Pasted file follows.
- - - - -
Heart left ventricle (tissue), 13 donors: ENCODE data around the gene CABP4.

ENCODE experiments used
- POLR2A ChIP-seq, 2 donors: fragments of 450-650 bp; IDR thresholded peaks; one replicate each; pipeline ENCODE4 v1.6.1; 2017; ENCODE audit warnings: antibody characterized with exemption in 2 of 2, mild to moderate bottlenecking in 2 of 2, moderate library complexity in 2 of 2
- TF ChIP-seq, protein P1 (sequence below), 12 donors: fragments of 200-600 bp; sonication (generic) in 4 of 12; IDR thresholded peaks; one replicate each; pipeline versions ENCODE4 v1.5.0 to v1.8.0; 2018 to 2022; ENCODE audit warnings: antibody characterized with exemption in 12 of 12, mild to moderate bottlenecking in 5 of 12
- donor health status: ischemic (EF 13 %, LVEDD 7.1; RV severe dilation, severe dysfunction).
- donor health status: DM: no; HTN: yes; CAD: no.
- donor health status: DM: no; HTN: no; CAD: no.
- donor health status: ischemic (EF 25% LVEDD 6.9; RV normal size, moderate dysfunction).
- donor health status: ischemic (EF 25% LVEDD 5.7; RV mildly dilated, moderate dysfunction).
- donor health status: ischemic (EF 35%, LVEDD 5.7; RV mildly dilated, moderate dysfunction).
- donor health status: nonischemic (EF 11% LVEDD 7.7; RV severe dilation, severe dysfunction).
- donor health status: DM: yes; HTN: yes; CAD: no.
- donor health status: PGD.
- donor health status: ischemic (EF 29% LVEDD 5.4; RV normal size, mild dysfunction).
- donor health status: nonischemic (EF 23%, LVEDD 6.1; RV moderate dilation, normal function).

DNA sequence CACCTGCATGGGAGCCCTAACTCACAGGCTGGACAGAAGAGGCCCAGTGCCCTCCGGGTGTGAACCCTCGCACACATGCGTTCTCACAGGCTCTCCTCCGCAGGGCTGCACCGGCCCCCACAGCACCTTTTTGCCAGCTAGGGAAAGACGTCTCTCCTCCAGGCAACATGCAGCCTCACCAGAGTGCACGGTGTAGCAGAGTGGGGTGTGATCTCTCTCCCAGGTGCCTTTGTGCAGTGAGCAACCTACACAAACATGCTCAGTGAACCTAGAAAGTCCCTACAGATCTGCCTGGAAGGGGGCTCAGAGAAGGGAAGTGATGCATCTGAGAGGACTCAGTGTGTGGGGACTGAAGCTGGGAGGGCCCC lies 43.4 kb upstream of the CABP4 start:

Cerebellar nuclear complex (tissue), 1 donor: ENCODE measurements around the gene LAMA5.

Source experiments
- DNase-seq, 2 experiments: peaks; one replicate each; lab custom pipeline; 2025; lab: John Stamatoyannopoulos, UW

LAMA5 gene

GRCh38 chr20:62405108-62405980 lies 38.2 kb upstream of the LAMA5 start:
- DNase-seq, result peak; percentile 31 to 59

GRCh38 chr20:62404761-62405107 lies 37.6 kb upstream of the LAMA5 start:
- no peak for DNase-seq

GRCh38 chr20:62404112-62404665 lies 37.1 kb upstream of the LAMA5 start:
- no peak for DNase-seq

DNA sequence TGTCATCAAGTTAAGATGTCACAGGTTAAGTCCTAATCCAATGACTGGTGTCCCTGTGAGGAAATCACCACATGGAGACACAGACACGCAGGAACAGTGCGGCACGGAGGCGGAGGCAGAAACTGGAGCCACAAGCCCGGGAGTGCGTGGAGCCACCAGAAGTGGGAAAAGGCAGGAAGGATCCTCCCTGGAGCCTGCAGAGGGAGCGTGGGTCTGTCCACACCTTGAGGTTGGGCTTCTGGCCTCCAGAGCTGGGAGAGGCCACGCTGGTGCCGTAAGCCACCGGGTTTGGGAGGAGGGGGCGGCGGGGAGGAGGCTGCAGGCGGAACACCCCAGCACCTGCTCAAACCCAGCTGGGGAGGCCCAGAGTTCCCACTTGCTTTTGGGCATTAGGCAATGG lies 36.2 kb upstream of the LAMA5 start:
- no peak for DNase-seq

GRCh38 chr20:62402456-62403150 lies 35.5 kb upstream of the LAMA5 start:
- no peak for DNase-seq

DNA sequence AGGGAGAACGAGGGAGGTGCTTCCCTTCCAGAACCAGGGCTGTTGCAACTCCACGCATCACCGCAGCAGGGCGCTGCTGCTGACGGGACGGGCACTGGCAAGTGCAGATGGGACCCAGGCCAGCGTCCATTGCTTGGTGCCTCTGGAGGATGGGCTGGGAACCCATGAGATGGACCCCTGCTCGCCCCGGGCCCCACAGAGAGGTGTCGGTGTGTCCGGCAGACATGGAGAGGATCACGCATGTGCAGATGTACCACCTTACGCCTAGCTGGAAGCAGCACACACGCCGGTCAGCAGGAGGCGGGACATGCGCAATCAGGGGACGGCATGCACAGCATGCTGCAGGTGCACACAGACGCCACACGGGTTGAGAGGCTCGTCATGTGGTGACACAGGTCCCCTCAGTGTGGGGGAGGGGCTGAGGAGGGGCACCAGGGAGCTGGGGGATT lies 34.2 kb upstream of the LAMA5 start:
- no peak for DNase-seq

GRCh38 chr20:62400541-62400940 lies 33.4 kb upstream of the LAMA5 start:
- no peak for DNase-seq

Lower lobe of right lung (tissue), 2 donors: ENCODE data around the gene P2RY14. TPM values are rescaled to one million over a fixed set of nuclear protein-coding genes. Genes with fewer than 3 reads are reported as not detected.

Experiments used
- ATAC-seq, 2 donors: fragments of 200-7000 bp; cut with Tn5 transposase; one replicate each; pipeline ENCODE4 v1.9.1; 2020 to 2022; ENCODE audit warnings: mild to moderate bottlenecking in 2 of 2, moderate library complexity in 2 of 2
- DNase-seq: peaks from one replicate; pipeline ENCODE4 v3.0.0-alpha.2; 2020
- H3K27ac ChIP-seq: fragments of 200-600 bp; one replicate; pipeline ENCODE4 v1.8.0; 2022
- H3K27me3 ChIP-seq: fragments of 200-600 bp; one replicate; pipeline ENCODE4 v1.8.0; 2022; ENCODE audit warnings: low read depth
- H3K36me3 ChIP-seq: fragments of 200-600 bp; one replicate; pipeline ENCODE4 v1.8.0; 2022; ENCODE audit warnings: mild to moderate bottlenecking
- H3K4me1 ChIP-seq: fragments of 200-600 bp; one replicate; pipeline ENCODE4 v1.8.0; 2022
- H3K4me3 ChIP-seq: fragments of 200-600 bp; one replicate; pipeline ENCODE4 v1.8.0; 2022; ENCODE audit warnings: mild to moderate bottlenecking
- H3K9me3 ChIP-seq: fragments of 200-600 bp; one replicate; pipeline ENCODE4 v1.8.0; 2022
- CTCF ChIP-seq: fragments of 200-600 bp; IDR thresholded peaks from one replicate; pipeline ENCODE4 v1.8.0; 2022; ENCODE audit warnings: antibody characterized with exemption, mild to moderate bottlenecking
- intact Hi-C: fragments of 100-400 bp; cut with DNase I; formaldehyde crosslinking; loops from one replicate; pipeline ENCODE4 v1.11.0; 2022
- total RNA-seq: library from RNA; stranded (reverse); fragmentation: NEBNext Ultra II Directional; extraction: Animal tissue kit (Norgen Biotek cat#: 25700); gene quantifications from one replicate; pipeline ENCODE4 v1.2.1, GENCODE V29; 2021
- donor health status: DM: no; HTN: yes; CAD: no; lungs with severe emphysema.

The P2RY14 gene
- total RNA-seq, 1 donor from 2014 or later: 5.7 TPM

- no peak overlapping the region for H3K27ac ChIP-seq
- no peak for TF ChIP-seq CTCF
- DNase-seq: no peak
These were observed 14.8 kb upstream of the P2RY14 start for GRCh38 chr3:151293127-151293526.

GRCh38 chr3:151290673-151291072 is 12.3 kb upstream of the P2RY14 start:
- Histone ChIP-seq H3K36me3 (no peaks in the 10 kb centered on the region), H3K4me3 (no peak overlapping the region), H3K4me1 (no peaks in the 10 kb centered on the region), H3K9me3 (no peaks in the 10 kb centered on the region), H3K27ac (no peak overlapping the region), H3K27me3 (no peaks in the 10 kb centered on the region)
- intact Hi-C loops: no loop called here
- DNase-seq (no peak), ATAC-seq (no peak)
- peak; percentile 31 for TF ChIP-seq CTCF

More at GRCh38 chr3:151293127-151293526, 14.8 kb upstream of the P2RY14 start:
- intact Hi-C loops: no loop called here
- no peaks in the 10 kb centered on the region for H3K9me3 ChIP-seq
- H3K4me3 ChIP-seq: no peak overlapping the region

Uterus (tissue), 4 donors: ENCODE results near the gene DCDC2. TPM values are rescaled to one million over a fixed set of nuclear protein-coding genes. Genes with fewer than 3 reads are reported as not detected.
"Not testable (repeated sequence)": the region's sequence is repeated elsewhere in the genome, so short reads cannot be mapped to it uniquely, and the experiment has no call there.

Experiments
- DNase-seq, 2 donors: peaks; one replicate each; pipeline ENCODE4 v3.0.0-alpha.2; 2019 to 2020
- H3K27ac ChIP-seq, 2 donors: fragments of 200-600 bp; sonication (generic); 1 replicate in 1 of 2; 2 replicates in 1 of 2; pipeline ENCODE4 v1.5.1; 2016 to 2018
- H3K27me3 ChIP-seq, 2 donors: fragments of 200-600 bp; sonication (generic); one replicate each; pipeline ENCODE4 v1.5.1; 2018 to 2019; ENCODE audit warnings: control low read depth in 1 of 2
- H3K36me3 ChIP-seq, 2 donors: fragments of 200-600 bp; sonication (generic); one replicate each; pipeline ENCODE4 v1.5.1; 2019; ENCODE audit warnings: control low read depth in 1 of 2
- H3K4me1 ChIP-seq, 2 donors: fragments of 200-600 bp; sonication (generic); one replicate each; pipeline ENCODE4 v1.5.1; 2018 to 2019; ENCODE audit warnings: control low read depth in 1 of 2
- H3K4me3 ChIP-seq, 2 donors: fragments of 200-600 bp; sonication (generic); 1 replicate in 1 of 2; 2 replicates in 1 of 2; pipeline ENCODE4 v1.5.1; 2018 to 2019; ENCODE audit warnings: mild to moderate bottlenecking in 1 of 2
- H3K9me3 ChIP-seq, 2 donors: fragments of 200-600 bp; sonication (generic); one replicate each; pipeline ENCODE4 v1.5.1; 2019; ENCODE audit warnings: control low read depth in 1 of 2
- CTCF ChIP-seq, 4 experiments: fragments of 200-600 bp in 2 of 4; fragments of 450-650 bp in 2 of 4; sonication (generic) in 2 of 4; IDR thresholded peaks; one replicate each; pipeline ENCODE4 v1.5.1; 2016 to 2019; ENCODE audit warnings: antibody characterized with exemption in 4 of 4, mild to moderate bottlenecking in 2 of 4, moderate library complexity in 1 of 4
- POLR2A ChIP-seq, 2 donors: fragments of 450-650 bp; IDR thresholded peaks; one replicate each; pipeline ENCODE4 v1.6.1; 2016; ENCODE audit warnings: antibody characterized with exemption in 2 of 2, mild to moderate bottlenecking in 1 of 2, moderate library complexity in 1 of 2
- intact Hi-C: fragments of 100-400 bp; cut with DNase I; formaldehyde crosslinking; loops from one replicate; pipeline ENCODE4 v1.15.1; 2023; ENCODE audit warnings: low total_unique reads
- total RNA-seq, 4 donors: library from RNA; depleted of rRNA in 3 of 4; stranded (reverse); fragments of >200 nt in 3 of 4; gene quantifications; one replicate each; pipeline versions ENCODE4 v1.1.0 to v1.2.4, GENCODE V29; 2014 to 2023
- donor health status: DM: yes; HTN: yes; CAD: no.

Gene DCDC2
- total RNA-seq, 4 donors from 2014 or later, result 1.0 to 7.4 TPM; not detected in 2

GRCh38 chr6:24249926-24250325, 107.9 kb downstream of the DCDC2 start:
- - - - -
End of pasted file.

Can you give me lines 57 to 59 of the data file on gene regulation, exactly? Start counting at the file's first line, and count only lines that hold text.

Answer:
- intact Hi-C loops: no loop called here
- DNase-seq (no peak), ATAC-seq (no peak)
- peak; percentile 31 for TF ChIP-seq CTCF